Cooperation and competition shape everyday human interactions and impact individuals’ chances of success in different domains. Using a virtual Stroop test, classically employed to assess general cognitive interference, we examined the impact of social context (Cooperation and Competition) and other’s ability (Higher and Lower performers) on performance, perceived stress, and autonomic activity. In Experiment 1 we found that both cooperation with a lower performer and competition with a higher performer led to similar enhancement in performance. However, only competition with a more skilled opponent induced an increase in perceived stress and physiological activity. Experiment 2 further demonstrated that these effects persisted even with prolonged exposure to these contexts. In summary, cooperation can be just as effective as competition in improving individuals’ performance. However, cooperation does not carry the same level of stress and physiological burden as the competitive context, representing a healthier and more optimal way to boost individual performance.

Cooperation and Competition have same benefits but different costs / De Francesco, Lucia; Mazza, Alessandro; Sorrenti, Matilde; Murino, Virginia; Battegazzorre, Edoardo; Strada, Francesco; Bottino, Andrea; Andrea: Dal, Monte; Olga,. - In: ISCIENCE. - ISSN 2589-0042. - (2024). [10.1016/j.isci.2024.110292]

Cooperation and Competition have same benefits but different costs

Battegazzorre, Edoardo;Strada, Francesco;Bottino;
2024

Abstract

Cooperation and competition shape everyday human interactions and impact individuals’ chances of success in different domains. Using a virtual Stroop test, classically employed to assess general cognitive interference, we examined the impact of social context (Cooperation and Competition) and other’s ability (Higher and Lower performers) on performance, perceived stress, and autonomic activity. In Experiment 1 we found that both cooperation with a lower performer and competition with a higher performer led to similar enhancement in performance. However, only competition with a more skilled opponent induced an increase in perceived stress and physiological activity. Experiment 2 further demonstrated that these effects persisted even with prolonged exposure to these contexts. In summary, cooperation can be just as effective as competition in improving individuals’ performance. However, cooperation does not carry the same level of stress and physiological burden as the competitive context, representing a healthier and more optimal way to boost individual performance.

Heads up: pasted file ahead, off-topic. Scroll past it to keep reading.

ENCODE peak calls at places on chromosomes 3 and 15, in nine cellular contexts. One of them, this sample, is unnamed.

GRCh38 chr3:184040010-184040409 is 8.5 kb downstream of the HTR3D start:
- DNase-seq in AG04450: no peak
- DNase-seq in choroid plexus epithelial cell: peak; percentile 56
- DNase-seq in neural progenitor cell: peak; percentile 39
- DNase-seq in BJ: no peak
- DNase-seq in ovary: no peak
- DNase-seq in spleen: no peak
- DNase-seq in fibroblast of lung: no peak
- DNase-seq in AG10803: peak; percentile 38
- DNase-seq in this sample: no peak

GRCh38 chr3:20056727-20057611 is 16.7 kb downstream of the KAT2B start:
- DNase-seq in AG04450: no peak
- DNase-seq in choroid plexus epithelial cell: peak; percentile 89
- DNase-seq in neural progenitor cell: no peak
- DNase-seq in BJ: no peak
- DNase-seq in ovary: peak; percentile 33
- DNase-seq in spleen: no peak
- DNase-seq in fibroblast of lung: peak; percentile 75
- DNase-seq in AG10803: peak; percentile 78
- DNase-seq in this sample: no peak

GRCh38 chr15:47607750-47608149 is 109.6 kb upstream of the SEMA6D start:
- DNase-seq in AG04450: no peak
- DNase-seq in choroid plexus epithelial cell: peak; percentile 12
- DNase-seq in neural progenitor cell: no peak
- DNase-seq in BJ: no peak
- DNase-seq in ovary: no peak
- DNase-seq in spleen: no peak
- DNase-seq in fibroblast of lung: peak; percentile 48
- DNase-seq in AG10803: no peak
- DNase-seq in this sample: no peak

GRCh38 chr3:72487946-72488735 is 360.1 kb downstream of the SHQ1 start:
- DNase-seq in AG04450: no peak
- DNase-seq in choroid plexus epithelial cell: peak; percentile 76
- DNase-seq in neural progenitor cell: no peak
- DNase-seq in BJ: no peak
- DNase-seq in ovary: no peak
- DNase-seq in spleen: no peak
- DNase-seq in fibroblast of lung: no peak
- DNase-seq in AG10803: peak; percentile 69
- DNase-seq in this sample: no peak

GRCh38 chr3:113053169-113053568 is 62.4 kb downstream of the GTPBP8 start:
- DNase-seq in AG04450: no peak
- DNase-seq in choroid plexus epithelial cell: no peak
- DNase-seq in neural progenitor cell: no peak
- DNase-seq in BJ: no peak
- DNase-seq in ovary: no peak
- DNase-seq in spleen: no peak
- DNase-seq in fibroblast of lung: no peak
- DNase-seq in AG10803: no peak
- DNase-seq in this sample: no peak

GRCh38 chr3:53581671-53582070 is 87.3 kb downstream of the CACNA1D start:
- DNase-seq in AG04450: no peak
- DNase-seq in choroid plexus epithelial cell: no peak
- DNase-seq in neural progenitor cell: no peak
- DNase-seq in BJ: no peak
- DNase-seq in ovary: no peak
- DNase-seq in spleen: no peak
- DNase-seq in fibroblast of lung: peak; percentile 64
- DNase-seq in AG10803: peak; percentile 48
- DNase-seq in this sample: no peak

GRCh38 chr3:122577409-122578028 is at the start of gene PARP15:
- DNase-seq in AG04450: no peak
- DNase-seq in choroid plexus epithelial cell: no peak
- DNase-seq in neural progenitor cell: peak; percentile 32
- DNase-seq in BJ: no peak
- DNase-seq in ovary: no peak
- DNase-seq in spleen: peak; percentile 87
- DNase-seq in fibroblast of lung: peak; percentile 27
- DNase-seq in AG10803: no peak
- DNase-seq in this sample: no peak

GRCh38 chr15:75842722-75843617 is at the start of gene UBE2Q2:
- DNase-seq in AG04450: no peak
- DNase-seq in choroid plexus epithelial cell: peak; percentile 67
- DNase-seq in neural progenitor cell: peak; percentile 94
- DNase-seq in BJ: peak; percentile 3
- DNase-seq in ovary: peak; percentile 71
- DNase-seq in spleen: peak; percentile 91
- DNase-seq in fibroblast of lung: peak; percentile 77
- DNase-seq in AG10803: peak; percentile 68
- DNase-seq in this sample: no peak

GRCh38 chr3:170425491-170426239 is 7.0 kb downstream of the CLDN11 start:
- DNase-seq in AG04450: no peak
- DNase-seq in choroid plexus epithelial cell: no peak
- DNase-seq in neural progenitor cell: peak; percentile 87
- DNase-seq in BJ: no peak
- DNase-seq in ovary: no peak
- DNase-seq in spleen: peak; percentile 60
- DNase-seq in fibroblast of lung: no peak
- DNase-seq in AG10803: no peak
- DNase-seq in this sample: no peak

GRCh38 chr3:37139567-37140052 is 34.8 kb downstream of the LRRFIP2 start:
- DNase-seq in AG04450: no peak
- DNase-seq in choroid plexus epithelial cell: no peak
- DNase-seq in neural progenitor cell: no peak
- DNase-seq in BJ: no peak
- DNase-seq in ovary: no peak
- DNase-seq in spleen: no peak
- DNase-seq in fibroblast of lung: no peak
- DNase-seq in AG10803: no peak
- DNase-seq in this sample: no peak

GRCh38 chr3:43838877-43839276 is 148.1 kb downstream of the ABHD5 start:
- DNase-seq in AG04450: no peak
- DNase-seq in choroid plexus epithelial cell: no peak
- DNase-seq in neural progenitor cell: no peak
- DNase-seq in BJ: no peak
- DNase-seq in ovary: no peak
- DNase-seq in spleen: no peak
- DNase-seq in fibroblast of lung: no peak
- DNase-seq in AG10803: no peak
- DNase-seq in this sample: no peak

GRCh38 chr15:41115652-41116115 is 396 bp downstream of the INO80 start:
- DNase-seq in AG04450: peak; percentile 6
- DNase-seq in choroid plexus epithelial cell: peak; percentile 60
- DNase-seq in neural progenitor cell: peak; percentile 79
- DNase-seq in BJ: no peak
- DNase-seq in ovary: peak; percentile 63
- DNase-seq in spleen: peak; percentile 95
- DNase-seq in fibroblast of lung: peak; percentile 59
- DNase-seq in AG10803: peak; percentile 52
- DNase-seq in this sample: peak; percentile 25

2024
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Utilizza questo identificativo per citare o creare un link a questo documento: https://hdl.handle.net/11583/2989682